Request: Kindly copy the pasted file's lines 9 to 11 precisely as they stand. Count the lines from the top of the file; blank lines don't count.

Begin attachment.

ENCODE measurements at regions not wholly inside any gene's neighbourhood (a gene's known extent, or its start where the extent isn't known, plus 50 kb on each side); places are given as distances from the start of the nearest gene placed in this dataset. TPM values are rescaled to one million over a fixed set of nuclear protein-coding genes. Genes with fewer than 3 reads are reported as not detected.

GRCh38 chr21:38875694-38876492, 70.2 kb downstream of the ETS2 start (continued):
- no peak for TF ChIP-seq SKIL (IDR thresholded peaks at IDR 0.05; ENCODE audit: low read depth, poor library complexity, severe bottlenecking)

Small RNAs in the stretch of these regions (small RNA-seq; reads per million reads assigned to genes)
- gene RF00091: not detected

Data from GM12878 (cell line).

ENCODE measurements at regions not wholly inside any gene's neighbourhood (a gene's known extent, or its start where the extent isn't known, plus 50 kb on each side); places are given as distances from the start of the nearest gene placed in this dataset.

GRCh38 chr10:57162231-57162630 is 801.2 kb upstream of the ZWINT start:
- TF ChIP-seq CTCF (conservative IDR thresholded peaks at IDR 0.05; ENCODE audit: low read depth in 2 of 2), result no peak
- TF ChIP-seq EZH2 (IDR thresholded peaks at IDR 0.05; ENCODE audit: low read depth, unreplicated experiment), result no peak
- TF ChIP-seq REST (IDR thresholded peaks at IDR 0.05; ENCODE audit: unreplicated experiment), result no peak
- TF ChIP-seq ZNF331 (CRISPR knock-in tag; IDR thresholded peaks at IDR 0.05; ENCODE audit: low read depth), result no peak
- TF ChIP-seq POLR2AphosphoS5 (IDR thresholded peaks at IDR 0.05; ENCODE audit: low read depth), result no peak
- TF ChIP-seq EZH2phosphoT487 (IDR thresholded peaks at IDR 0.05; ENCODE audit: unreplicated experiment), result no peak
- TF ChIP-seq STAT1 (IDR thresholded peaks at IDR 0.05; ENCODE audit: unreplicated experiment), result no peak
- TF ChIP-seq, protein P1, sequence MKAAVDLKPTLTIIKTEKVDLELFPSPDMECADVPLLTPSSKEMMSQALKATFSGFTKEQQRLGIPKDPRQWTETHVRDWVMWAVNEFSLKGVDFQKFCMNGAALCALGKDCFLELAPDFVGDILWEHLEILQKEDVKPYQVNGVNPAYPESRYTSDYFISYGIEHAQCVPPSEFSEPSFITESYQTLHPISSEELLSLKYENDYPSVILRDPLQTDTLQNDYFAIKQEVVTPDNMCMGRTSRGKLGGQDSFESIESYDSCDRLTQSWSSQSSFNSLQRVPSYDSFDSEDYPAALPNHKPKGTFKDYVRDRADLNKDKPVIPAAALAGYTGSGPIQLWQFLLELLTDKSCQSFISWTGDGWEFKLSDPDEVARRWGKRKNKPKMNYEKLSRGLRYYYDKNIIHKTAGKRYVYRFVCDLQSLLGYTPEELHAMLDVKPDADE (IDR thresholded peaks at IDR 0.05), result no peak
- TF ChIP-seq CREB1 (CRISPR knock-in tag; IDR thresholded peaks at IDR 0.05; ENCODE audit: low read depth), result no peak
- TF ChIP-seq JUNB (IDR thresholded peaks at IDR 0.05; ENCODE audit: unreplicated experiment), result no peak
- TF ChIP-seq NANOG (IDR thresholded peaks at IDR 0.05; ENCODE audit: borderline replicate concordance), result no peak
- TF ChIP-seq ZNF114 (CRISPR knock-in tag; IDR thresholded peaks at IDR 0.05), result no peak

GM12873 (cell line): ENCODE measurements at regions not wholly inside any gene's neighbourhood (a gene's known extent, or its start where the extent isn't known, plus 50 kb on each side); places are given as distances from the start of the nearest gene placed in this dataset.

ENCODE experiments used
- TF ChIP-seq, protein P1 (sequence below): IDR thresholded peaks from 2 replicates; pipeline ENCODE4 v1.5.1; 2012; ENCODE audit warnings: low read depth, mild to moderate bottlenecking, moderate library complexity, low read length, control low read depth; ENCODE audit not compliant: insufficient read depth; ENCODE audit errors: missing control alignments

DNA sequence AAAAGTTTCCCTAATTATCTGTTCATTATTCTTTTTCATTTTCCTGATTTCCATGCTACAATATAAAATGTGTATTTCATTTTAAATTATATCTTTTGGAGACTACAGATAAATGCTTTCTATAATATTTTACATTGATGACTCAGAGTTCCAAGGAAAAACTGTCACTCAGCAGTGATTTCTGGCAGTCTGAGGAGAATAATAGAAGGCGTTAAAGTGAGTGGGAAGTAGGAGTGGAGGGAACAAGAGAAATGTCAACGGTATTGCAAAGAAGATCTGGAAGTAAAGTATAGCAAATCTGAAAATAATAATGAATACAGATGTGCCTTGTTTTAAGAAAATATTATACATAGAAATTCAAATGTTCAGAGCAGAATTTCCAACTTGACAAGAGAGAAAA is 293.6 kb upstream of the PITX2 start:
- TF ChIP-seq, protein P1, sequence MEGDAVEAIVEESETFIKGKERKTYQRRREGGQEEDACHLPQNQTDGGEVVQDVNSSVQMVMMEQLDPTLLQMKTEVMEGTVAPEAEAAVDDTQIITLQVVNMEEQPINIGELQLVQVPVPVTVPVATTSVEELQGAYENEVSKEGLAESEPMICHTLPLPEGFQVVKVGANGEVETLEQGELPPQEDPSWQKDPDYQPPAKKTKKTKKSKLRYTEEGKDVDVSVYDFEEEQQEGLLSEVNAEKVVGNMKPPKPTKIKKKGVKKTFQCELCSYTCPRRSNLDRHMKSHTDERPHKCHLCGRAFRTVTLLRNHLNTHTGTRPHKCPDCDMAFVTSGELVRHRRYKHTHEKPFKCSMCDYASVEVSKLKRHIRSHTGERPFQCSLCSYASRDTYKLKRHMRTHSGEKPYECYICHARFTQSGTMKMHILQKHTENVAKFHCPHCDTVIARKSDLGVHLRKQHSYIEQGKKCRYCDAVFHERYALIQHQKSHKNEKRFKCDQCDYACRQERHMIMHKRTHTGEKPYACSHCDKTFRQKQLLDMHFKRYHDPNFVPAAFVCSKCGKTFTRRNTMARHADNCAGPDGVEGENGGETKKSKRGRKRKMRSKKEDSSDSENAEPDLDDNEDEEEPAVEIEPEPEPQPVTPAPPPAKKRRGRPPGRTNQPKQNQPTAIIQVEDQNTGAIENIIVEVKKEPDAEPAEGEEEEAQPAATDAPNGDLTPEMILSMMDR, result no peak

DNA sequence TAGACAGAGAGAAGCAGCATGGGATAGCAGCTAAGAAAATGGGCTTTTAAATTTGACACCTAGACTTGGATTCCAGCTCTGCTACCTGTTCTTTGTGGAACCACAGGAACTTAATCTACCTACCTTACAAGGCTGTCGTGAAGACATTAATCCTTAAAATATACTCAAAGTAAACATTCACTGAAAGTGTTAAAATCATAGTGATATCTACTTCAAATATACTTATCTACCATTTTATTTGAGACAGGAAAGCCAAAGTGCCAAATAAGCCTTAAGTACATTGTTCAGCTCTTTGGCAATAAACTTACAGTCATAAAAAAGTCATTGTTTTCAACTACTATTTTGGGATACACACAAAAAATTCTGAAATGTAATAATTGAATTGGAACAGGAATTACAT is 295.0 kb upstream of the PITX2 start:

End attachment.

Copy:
- TF ChIP-seq CTCF (conservative IDR thresholded peaks at IDR 0.05; ENCODE audit: low read depth in 2 of 2), result no peak
- TF ChIP-seq EZH2 (IDR thresholded peaks at IDR 0.05; ENCODE audit: low read depth, unreplicated experiment), result no peak
- TF ChIP-seq REST (IDR thresholded peaks at IDR 0.05; ENCODE audit: unreplicated experiment), result no peak